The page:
NOTE on DNS A Names with Round Robin (multiple A names)

If you have DNS items like so: Multiple A names point to different IPs. This will give you round robin IPs per connection (not high availability). Its a way to load balance the requests. If one of these servers crashes, that request still goes out, it will just fail. So with 4 Ips tied to the A name, if 1 of the IPs fail, then 3 out 4 requests are good, but 1 request will fail.

SIDENOTE ABOUT ANAME AND @ HOST MEANING NAKED DOMAIN: since im talking about “” and not “”, thus its not prefixed with www (or any subdomain, the “something.” part). The A name has 3 items to configure: the host, the target which is the IP it points to – where as Cname points to an Aname or a full on Domain Name, and the TTL (Time to live in the DNS cache). Now The IP and the TTL make sense. The Host though in an Aname has to be either the @ symbol (which means the naked domain – and this is what I had to pick so that I didnt have to select the “something.” part), or it has to be a subdomain of choosing (for example the host: “ram”, points to IP, thus “” points to that So how do I just get an Aname to point at a naked domain, without the subdomain part? So that just “” is told to go to some IP. Well I just answered it in the Parenthesis, you use the @ symbol. So you would configure, Host: “@”, points to IP

From a client doing an nslookup or a host command you can see this behaviour (the roundrobin configuration):

To test the round robin property do this:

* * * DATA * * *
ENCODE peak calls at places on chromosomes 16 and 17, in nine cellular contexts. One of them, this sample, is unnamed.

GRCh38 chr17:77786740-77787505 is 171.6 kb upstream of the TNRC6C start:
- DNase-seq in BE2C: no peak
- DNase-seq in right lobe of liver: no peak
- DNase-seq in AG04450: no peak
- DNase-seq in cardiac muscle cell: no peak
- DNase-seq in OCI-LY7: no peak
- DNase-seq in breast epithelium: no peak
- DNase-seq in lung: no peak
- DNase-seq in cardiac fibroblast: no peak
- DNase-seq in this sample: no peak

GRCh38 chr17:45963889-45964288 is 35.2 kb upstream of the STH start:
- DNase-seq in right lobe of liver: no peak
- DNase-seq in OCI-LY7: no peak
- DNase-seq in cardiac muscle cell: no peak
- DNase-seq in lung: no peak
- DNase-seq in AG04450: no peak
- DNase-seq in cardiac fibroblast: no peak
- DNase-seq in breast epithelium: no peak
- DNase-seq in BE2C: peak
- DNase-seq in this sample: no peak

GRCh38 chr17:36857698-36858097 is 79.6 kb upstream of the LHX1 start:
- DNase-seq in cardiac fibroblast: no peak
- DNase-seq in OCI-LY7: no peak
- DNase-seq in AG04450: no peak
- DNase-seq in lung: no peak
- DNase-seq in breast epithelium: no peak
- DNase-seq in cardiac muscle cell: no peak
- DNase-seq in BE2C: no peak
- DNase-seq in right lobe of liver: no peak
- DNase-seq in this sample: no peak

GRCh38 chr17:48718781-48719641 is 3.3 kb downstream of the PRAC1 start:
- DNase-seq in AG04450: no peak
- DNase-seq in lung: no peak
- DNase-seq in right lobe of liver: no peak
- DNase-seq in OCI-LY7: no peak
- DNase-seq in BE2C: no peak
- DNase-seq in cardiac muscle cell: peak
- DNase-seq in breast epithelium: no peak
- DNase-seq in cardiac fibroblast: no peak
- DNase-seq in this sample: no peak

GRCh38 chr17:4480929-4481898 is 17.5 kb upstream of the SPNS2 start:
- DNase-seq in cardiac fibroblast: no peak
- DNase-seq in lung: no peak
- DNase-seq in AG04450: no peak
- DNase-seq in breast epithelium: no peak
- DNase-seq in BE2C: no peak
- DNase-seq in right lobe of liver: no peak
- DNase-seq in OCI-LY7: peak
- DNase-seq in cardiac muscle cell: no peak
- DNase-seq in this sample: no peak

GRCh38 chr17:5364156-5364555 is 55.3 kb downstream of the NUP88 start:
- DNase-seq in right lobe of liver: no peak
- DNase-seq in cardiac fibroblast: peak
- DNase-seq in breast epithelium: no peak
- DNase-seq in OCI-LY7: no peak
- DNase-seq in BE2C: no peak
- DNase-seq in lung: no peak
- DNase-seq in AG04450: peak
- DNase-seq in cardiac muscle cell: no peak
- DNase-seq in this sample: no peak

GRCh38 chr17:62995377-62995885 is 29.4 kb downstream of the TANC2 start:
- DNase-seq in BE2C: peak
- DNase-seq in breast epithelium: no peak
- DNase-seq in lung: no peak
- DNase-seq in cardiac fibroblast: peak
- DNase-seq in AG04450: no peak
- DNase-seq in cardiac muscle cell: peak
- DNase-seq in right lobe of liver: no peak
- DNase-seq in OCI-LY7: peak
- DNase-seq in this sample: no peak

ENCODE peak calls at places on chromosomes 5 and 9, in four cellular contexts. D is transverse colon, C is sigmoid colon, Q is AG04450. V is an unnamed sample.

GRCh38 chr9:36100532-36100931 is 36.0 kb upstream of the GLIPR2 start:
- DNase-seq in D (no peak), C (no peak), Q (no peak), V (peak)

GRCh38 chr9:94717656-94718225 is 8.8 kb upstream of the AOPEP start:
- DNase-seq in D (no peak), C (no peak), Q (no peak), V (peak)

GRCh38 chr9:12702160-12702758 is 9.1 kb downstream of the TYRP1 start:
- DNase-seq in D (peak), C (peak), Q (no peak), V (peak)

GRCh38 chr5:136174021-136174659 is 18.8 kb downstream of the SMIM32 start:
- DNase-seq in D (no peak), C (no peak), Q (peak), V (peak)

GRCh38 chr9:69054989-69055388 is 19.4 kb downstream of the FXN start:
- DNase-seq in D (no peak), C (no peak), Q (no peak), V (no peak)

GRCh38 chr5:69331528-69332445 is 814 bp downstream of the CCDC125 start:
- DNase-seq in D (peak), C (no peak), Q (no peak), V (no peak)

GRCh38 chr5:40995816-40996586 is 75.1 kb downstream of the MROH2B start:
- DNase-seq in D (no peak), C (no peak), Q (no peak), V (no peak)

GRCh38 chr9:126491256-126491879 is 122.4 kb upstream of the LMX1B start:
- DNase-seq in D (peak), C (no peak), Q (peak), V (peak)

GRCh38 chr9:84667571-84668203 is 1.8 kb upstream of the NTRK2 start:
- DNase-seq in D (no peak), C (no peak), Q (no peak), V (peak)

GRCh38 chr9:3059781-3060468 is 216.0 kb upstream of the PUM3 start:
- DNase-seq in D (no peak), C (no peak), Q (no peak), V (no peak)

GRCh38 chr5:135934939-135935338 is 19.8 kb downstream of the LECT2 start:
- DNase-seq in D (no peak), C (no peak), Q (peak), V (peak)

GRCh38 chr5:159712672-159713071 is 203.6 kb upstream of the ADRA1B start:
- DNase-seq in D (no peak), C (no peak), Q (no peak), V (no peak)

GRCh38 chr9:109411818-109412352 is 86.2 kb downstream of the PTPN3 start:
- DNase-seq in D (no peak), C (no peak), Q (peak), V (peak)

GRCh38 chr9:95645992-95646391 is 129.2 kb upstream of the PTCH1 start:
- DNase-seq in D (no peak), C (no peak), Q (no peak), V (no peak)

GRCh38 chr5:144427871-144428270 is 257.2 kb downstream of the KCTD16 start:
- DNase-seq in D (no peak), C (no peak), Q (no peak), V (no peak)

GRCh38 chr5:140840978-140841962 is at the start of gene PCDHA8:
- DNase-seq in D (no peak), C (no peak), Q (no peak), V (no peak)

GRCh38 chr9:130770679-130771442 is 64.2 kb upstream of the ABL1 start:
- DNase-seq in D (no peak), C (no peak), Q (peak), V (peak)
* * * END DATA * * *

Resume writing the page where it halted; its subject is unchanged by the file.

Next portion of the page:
Step1) ping
Step2) And cancel it
Step3) Repeat step 1 thru 2

You will see that it picks a different IP each time.


Repeat the following command:

Notice that its picking different IPs

Or you can run this mini script (find the IP address in the ping output, it spits it out twice, so just select the top one with head):

Or Generic:

SIDENOTE: interesting way to select out the IPs in a piece of text or command output:



command output:

Now you can repeat it like so:

1 ping per 10th of second:

1 ping as fast as it can (just remove the sleep)

You can now sort this output (sort for the purpose of uniq squishing the similar stuff together, and giving you a count with -c):

# cat pingys1 | sort | uniq -c


So we see that every IP got used about 35 to 37 times equally round robin balanced!

NOTE: if one or more of those IPs would fail, then the Ping would of failed for that IP



First do this:

Then do this:

IF WINDOWS OR LINUX ARE REPORTING THE SAME IP EVERYTIME?==================================================

This could be due to your DNS server caching the IP address. So it saved the entry for example to as (For 1 Hour). So maybe next hour it will be different.
You could counter this by using the or (or any other DNS server). If that doesnt work, then maybe the problem is in your PC (The client) storing the value in cache. You can always flush the DNS cache.

How to flush DNS cache in windows:

How to flush DNS cache in Linux:

You will need to research whats holding the DNS in your system.


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